Study draws attention to the wide range of charges for lab tests in California hospitals

Aug. 18, 2014

New UC San Francisco research shows significant price differences for ten common blood tests in California hospitals. The analysis of charges at more than 150 California hospitals looked at blood tests that are often required of patients, such as lipid panel, basic metabolic panel, and complete blood cell count with differential white cell count.

Patients were reportedly charged $10 for a blood cholesterol test at one institution, but more than $10,000 at another; prices ranged from $35 to more than $7,000 for a basic metabolic panel; charges for a CBC ranged from $20 to more than $7,000. The study was published recently in the online journal BMJ Open.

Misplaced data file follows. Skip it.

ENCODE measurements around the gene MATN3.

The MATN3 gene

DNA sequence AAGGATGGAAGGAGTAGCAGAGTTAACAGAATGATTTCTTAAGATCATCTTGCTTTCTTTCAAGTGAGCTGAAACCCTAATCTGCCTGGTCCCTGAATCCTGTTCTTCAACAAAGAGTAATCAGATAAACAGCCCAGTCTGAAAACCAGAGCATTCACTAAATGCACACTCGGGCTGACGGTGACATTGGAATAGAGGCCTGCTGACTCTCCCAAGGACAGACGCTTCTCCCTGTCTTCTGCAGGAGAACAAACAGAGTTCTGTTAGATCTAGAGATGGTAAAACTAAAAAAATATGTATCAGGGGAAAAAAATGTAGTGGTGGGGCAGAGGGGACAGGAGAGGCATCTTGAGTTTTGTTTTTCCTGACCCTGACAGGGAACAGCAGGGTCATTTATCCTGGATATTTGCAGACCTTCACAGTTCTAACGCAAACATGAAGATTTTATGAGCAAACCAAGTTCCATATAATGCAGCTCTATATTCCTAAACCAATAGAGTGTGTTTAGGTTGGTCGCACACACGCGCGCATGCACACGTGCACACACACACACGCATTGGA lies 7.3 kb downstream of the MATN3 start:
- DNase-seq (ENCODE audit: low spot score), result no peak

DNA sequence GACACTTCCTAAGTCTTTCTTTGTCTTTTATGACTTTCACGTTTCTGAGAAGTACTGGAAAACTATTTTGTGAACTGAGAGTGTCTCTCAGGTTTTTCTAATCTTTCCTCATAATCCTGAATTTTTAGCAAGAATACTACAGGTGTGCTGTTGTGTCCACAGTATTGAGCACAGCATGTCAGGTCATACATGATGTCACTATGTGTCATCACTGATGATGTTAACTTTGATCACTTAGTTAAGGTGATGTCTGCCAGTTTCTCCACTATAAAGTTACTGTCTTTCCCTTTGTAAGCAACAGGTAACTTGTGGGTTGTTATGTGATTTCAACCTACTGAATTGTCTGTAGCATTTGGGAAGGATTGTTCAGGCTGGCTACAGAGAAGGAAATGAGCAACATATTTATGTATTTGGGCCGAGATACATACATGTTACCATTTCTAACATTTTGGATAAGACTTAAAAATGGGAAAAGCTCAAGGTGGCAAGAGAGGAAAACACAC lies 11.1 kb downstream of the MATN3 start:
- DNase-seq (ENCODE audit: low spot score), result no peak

“To expect patients to be rational consumers is unrealistic when the system itself is irrational,” says the study's lead author, Renee Hsia, PhD. “There is very little that we are able to point to that explains the variation, suggesting that the variations are not predictable and therefore a sign of huge inefficiency within the healthcare pricing system.”

Through its vice president for external affairs, Jan Emerson-Shea, the California Hospital Association argued that the study is misleading because the large majority of patients do not pay the listed prices, but rather pay discounted amounts that their insurance plans have negotiated. “Charges are meaningless data; virtually no one pays charges,” Emerson noted. The researchers respond that listed prices nevertheless are used to begin negotiations with insurers, and thus play a role in rising healthcare costs. Read the BMJ online study.

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